The origins today’s IT service desk date back to the 1960s, when the first call centers were established.
Call centers benefited from two other inventions of the era: touch-tone dialing and toll-free phone numbers. Touch-tone dialing allowed computers to “understand” tones that users created by pressing keys on their touch-tone phones, allowing for greater automation of the service desk and eventually the (sometimes frustrating) phone menus we still encounter when phoning a service desk. In the 1960s, long distance phone rates were expensive, particularly in the daytime, when business was transacted, so toll-free phone numbers opened up the world of service desks to many more people.
Interactive Voice Response
Interactive voice response, or IVR, was invented in the 1970s. However, early systems depended on narrow vocabularies and couldn’t deal with things like regional accents. It wasn’t until the 1990s that IVR got good enough to be regularly used by service desks. However, even in 2013, IVR systems still encounter problems.
The Outsourcing Boom
Another big change in the service desk concept arrived in the 1990s, when outsourcing became cost effective. Though call centers in India became popular enough to become almost a pop culture staple, many U.S. companies are now bringing call centers back to the U.S. due to other cost-savings measures and complaints about overseas call centers.
The Help Desk in the Workplace
It was in the 1990s that the IT service desk started becoming a reality in lots of companies. In the early days of computer technology in the workplace, the “help desk” was often “Bob, who knows about computers,” which couldn’t remain a workable service desk model for long.
As real IT service desks were established, the primary mode of communication was the phone. Information technology specialists were hired by companies in every sector as pretty much every job function came to involve computer use to some degree. This model worked well at first, though it had its inefficiencies. Once the internet made its way into the workplace (and pretty much every other aspect of modern life), a handful of IT workers with phones was no longer adequate for the needs of even small companies.
Email, Live Chat, and the Service Desk
In the mid-1990s, email and live chat support took some of the burden off the phones, and the web became an important tool for IT service. Once Google was launched in 1998, it didn’t take long for IT workers to start using it in their quests to find answers to IT problems. But email access to the help desk had its own limitations. There was still manual problem entry upon receipt of a help-related email, and gathering separate emails related to a singular problem was a pain.
The Web Revolutionizes IT Service Desks
Network-based help desks were another step forward, even if they only existed on a company’s local network and used on-site help desk software. Software of this era, however, was prone to “bloat,” due to cheap computing resources, and the result was often inelegant code, and interoperability problems.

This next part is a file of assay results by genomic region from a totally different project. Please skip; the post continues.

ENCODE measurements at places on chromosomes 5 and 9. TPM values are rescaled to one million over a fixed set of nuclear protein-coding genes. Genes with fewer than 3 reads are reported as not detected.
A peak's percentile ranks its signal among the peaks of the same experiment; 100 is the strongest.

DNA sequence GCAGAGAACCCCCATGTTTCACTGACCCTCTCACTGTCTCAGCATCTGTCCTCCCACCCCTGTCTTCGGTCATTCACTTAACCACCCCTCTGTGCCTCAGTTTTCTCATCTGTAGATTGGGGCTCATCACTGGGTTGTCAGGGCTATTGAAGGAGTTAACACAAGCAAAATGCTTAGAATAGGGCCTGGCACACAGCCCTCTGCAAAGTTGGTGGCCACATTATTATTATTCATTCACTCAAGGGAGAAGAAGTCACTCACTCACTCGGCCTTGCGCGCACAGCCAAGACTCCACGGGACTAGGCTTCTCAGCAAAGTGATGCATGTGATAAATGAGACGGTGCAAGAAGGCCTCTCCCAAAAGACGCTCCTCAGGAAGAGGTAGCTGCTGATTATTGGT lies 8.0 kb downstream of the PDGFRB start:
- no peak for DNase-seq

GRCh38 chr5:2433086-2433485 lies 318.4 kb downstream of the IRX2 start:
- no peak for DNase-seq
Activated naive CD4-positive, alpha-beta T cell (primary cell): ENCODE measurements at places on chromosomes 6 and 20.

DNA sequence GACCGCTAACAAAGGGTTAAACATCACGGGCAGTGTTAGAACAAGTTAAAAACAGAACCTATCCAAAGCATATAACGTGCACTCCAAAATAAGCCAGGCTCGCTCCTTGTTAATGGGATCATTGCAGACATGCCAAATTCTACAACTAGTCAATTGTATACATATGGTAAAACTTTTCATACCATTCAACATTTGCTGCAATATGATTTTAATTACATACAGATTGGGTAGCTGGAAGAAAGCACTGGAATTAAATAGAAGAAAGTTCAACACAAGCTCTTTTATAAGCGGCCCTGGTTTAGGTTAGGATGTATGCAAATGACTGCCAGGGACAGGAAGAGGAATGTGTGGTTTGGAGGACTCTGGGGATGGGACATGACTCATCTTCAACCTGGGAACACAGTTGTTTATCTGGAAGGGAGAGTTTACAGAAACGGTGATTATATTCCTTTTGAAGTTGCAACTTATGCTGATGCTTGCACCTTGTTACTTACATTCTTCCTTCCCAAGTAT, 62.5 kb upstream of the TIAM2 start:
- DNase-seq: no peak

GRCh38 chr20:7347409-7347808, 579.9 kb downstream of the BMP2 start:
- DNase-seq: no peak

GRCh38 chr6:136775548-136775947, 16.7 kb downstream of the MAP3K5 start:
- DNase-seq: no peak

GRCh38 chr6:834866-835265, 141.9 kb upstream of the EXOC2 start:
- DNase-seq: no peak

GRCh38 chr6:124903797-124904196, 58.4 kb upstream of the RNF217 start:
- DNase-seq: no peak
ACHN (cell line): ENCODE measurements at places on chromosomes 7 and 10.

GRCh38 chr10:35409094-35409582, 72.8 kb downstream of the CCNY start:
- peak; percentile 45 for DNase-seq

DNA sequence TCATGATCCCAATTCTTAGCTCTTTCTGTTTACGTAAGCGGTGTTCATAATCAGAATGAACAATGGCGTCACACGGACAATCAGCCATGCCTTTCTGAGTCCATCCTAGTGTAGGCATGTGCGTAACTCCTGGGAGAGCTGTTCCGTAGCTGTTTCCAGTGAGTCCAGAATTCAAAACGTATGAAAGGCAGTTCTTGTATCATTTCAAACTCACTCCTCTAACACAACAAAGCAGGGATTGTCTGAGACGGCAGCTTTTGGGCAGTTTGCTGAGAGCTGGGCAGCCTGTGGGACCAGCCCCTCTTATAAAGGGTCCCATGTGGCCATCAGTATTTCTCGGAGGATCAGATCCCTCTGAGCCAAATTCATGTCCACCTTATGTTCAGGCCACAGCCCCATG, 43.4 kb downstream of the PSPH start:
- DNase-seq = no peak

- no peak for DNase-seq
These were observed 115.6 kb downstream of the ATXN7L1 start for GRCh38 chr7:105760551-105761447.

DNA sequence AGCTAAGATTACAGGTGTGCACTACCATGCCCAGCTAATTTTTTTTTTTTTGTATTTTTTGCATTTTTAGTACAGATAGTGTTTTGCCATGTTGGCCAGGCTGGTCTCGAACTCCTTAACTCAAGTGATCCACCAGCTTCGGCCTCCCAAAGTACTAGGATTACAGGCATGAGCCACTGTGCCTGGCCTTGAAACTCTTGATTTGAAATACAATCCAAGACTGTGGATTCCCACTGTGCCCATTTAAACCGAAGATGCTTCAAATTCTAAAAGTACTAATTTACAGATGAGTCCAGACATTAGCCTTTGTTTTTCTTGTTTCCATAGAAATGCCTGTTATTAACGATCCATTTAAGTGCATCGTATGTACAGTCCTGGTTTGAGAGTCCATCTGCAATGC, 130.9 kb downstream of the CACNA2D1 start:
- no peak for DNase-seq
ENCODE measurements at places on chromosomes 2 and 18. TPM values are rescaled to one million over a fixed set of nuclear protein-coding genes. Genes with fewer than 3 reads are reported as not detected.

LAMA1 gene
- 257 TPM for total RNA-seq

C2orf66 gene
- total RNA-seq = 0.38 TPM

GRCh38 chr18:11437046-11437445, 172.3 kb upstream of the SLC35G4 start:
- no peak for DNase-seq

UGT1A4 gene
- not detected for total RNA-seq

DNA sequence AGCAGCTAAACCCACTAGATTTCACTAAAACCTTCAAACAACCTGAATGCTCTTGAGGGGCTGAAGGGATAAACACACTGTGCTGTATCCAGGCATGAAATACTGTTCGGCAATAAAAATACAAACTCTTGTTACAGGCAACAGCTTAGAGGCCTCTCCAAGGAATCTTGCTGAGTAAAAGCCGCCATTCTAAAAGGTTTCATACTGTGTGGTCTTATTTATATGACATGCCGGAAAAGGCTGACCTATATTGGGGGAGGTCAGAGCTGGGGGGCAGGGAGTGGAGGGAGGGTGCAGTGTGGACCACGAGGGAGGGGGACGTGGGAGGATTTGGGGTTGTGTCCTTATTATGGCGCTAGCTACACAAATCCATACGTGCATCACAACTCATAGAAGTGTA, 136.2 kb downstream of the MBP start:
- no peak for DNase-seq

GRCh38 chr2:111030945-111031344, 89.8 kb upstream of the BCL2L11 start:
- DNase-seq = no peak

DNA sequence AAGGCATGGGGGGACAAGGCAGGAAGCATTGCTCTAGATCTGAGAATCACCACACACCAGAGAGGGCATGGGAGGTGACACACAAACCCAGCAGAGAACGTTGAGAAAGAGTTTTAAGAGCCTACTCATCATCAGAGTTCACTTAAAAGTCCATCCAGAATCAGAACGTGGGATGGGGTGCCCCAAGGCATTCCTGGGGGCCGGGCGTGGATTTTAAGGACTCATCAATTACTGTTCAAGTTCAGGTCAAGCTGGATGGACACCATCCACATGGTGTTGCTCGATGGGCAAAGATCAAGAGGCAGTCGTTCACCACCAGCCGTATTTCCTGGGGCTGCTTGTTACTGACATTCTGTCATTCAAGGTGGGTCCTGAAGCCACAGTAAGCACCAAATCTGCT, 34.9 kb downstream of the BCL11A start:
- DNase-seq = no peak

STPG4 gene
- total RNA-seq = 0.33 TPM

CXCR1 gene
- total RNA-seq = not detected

It was around the year 2000 that web-based help desk software started to emerge, solving many of the problems associated with phone and email-based systems. With new features like self-service portals, automatic ticket creation and logging, and a lack of on-site server requirements, web — or cloud-based — help desk software brought the IT service desk into the 21st century. Sure, some employees still preferred using phones or email, but email could be integrated into some cloud service desk software systems, and an increasing number of end users grew comfortable with self-service and other access methods.
Today’s Service Desk
As we settle into the second decade of the 2000s, the game changers for IT service desks are social networking and mobile apps. Remote desktop control has been another important development, reducing the requirement for IT workers to go to where a machine is physically located in order to fix it. Mobile apps are revolutionizing IT service management, allowing IT workers to be un-tethered from their desks — or from the office altogether, in some cases. Mobile apps allow IT workers to use their smartphones to take care of problems that would have required a trip back to the office just a few years ago.
As long as hardware and software problems exist, so will help desks. The help desk of 2020 may not look much like the help desk of 2000, but with continued acceleration of technology, even more efficient IT solutions will emerge.
Samanage is a leading provider of cloud service desk software, incorporating fully-functional IT asset management capabilities as well as mobile apps, remote desktop control, knowledge base capabilities, and self-service portals. And because it is reasonably priced and cloud hosted, you don’t need to buy hardware to use it. Why not give Samanage a test drive and see for yourself where the help desk of tomorrow is developing right now?